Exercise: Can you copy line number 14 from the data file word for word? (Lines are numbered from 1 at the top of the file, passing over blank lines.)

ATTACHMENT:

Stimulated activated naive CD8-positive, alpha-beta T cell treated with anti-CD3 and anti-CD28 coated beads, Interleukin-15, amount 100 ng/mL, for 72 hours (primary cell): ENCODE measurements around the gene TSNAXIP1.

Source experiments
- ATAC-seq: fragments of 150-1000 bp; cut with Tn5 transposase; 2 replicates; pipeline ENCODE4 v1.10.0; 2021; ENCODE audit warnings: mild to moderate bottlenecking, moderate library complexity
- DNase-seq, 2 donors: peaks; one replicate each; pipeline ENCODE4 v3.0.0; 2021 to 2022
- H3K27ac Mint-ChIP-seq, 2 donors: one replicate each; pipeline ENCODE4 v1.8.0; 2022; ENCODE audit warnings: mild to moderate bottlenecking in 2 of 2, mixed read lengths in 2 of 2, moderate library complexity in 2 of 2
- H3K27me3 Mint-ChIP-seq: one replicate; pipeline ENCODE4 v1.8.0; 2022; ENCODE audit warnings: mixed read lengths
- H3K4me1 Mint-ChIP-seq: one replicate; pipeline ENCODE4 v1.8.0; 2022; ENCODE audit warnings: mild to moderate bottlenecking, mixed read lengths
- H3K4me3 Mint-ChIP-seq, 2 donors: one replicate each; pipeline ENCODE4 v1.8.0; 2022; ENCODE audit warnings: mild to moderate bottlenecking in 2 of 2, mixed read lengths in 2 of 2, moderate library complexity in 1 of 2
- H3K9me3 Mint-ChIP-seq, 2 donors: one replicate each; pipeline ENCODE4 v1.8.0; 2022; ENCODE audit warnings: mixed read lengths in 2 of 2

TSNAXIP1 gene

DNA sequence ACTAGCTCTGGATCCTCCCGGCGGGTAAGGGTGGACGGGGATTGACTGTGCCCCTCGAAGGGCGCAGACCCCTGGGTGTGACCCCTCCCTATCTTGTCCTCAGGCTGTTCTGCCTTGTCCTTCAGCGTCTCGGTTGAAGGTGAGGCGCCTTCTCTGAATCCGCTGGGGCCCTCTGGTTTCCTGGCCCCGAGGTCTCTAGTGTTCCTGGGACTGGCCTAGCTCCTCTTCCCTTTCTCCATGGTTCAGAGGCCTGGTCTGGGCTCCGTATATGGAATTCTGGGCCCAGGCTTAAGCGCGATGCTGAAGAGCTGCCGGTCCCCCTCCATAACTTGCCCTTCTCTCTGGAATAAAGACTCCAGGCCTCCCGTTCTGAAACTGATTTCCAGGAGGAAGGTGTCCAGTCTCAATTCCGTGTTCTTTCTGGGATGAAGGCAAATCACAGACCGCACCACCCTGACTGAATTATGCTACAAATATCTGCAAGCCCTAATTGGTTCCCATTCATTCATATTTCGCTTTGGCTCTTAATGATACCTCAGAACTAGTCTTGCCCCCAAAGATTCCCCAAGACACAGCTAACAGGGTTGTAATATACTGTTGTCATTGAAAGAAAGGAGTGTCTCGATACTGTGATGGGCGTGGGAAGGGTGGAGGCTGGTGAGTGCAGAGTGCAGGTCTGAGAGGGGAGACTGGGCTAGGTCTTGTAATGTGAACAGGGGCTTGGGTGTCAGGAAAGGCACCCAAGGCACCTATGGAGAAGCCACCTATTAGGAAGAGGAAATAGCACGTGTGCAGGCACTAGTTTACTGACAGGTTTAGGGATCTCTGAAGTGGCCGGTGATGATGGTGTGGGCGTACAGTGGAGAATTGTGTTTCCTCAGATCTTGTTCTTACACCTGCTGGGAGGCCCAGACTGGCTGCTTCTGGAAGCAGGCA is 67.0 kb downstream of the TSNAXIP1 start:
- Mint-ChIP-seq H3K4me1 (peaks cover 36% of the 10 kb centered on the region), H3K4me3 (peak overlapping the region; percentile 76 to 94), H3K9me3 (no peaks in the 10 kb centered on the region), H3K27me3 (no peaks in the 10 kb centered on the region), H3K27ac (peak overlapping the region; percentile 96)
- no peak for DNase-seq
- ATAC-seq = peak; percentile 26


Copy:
- ATAC-seq = peak; percentile 26